Defendant 1 has also stated in her evidence that sometime prior to her Riving evidence in court at her instance the entries in the record-of-rights were again made out in her name. On the basis of the evidence in the case, the trial court came to the conclusion that defendant 1 was possessed of the suit properties and by virtue of the provisions of Section 14(1) of the Hindu Succession Act she had become the absolute owner and in that view the plaintiff had no reversionary right in respect of the suit properties. It therefore, held that there was no substance in the suit filed by the plaintiff and accordingly, dismissed the suit with costs. Aggrieved by the judgment and decree of the trial court, the plaintiff has preferred this appeal.
5. Mr. Savanur, the learned counsel for the plaintiff, contended that defendant 1 lost possession of the suit properties when she gave a 'wardi' as per Exhibit 61 dated 8-4-1952 and she was not in possession of the suit properties to claim the benefit of Section 14 of the Hindu Succession Act. He also contended that by reason of the order passed by the Collector, Dharwar, in WT. PSR. 404 dated 23-6-1954 recognising the right of the 1st defendant with respect to the Suit properties for her lifetime, the plaintiff could get a declaration as a reversioner to the estate. He also contended that in view of the provisions of Section 14(2), the estate continued to be a limited estate of the 1st defendant and that the plaintiff continued to be a reversioner.
6. Except the 'wardi' referred to above in which defendant 1 asked the revenue authorities to enter the name Of defendant 2 on the basis that she had adopted him, there is no evidence given by the plaintiff to show that defendant 1 was not in actual possession after 1950. On oath she has given evidence which is not controverted that she has been in continuous possession of the suit properties all along. Even otherwise, after the adoption was held to be invalid, it is not shown that she was dispossessed or lost possession in any manner known to law. Section 14 of the Hindu Succession Act, 1956 reads:
'14 (1). Any property possessed by a female Hindu, whether acquired before or after the commencement of this Act, shall be held by her as full owner thereof and not as a limited owner.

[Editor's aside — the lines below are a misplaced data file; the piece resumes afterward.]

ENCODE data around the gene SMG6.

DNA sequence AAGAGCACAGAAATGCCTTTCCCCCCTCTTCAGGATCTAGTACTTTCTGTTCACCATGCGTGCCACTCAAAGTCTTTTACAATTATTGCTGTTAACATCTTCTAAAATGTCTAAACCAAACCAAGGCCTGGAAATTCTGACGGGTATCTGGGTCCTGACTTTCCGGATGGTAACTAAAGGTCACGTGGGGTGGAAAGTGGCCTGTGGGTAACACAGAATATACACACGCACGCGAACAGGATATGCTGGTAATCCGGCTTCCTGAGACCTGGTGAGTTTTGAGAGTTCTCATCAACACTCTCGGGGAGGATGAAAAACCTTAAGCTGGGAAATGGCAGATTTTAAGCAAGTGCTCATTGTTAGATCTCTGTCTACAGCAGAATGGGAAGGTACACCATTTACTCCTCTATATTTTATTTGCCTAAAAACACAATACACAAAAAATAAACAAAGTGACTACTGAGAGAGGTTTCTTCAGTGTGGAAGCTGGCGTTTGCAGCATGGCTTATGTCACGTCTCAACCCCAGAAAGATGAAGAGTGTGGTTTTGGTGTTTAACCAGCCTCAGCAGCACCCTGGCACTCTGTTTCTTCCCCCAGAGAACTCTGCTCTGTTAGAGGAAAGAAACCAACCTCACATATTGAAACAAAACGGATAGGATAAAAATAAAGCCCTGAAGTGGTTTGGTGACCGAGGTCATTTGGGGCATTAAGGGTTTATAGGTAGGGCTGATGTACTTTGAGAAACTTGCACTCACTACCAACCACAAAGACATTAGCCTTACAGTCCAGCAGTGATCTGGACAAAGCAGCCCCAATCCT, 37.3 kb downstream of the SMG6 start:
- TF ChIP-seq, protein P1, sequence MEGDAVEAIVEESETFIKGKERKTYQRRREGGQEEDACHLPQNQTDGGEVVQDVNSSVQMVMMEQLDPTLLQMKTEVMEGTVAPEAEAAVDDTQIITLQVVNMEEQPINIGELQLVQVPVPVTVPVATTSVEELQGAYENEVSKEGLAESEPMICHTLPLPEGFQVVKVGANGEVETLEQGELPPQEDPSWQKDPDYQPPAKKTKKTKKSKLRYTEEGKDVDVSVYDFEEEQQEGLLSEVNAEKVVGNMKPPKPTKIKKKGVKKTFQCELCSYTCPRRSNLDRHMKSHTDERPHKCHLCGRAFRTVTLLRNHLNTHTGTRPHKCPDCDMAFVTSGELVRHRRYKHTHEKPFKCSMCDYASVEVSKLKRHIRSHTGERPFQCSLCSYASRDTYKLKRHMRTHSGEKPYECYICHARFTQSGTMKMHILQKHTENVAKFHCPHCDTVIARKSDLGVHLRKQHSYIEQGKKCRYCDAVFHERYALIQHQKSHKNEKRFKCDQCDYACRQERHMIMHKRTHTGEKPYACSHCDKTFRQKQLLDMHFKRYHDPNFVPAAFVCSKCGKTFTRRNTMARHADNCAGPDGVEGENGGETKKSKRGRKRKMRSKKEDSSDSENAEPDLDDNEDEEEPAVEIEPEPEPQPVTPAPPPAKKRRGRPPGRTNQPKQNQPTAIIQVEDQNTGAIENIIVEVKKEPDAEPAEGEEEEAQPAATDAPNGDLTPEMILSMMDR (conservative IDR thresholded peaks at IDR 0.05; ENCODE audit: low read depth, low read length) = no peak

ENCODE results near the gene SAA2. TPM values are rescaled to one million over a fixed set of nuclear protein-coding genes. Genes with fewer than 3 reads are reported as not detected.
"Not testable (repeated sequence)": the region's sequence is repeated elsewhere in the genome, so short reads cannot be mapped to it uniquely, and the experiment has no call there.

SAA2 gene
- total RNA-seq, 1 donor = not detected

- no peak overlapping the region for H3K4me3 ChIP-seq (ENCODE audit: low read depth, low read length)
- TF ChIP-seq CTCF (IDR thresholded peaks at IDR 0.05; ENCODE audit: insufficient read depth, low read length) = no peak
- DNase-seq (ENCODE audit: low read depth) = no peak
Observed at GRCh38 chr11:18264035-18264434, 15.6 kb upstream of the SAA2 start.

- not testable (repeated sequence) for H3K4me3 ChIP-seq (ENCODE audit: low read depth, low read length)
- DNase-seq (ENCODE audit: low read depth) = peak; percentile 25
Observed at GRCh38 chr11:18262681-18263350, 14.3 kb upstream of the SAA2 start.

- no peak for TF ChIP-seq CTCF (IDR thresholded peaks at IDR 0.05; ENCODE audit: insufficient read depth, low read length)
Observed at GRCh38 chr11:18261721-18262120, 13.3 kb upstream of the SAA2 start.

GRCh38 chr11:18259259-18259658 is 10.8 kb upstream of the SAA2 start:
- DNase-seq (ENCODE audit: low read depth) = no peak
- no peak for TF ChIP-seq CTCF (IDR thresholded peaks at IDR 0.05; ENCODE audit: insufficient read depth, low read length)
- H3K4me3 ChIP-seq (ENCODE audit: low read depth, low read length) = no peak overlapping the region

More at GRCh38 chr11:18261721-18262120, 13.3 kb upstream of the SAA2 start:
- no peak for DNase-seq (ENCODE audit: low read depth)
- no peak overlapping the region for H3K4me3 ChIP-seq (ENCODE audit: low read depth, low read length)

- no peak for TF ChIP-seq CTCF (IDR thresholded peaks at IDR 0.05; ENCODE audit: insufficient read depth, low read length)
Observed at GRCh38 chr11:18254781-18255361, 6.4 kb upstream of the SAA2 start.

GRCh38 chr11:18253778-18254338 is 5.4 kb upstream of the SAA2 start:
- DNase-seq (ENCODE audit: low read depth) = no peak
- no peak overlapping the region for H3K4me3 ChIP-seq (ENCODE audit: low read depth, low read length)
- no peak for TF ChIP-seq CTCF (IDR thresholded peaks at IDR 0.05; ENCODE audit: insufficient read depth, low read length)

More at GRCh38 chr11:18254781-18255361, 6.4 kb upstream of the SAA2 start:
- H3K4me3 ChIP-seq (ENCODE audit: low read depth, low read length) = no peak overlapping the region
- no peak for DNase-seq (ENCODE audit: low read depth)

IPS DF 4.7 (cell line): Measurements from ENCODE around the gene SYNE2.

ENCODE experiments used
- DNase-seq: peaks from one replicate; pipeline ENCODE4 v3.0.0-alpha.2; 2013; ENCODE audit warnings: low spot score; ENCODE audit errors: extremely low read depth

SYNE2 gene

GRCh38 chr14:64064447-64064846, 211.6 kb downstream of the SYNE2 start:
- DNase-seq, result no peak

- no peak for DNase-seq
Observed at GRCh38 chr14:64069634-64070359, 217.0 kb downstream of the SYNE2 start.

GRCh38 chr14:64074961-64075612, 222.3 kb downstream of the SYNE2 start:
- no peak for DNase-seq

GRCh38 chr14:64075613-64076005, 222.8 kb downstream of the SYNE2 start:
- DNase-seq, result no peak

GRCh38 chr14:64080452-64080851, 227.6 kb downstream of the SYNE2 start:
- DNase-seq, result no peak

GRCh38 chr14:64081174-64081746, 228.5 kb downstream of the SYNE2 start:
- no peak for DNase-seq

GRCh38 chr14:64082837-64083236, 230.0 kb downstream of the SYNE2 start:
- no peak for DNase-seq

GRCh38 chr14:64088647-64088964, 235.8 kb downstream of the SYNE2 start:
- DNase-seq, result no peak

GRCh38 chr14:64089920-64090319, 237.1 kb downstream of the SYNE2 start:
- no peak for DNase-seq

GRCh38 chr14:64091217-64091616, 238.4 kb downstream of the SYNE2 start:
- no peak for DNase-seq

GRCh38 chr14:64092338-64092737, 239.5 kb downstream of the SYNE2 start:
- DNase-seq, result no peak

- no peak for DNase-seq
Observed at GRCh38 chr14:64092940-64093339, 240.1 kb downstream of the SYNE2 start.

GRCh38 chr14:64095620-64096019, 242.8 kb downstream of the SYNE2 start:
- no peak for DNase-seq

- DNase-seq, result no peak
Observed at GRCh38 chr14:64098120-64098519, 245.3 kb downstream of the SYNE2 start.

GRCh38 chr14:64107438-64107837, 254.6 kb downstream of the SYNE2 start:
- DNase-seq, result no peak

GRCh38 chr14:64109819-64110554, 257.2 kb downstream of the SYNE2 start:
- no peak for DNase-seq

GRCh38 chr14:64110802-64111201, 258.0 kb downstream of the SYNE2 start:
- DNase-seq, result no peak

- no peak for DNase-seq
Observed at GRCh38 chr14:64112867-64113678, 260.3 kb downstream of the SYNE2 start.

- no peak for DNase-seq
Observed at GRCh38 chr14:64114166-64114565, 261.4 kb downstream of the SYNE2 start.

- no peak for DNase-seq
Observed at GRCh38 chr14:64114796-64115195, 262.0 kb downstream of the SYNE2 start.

Explanation-- In this sub-section 'property' includes both movable and immovable property acquired by a female Hindu by inheritance or devise, or at a partition, or in lieu of maintenance or arrears of maintenance, or by gift from any person, whether a relative or not, before, at or after her marriage, or by her own skill or exertion, or by purchase or by prescription, or in any other manner whatsoever, and also any such property held by her as stridhana immediately before the commencement of this Act.
(2) Nothing contained in 'Sub-section (1) shall apply to any property acquired by way of gift or under a will or any other instrument or under a decree or order of a civil court or under an award where the terms of the gift, will or other instrument or the decree, order or award prescribe a restricted estate in such property.'
Prior to the Act a female Hindu could own two kinds of property: (1) Stridhana and (2) Hindu woman's estate. Over Stridhana she had full ownership, and, on her death, it devolved on her heirs. As regards property in which she acquired a Hindu woman's estate, her possession was that of an owner, but her power of alienation was limited and on her death, property devolved on the next heir of the last full owner and not on her heirs. This section abolishes Hindu woman's estate and makes a female Hindu full owner of any property possessed by her, whether acquired before or after the commencement of the Act, however acquired by her except in cases provided by Sub-section (2).
Therefore the property which a female heir inherits by virtue of Sections 6, 8, 15 and 17 of this Act may be disposed of by her inter vivos or by will and if she dies intestate, it shall devolve on her heirs under Sections 15, 16 or 17, so also property which she may have inherited prior to the coming into force of the Act of which she has been in possession.
7. The expression 'full owner' used in this section denotes that there shall be no restrictions as regards the powers of disposal by acts inter vivos or by will and further the property shall pass to her heirs on her death. The term 'full owner' is equivalent to 'absolute owner'. Before the Act also she could have alienated, but alienation was only binding on the reversioners if it was for legal necessity or benefit of the estate or with the consent of the next reversioners or surrender of the whole of the property in favour of the nearest reversioners.